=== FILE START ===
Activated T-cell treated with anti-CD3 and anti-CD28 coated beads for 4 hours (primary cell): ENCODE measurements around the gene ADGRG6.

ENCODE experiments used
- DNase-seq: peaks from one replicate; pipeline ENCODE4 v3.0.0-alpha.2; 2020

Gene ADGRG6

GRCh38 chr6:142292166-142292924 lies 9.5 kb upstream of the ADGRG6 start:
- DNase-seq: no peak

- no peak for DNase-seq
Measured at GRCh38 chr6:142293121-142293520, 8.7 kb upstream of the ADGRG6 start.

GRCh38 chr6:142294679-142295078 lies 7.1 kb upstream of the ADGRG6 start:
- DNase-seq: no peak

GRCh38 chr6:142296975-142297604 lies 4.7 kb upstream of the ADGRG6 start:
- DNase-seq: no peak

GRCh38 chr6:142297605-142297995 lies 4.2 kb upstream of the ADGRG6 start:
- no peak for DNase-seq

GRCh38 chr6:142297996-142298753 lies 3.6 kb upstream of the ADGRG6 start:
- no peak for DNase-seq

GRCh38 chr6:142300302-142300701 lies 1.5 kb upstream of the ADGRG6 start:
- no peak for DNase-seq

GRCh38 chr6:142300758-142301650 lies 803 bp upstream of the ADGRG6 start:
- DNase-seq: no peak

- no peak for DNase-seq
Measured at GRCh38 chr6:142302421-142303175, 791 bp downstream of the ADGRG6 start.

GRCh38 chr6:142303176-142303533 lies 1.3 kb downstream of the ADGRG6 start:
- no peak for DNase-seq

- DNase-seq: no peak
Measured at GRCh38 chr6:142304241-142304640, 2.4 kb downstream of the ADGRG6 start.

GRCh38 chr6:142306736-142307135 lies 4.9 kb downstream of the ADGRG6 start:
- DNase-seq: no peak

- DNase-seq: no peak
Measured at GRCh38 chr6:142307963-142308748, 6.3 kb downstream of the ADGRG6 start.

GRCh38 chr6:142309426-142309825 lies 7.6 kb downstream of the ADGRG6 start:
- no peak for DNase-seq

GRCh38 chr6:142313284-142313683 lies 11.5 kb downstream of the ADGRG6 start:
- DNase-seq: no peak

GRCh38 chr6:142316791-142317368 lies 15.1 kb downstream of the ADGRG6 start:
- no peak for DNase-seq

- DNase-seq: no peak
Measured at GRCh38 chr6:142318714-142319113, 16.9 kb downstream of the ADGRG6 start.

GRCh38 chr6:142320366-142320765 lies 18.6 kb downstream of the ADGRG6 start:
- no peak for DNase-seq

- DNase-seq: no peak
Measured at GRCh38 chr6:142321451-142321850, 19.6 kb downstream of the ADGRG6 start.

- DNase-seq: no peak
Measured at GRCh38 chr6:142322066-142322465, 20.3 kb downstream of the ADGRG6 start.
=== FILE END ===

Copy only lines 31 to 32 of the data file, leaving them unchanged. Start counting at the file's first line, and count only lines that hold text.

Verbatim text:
GRCh38 chr6:142309426-142309825 lies 7.6 kb downstream of the ADGRG6 start:
- no peak for DNase-seq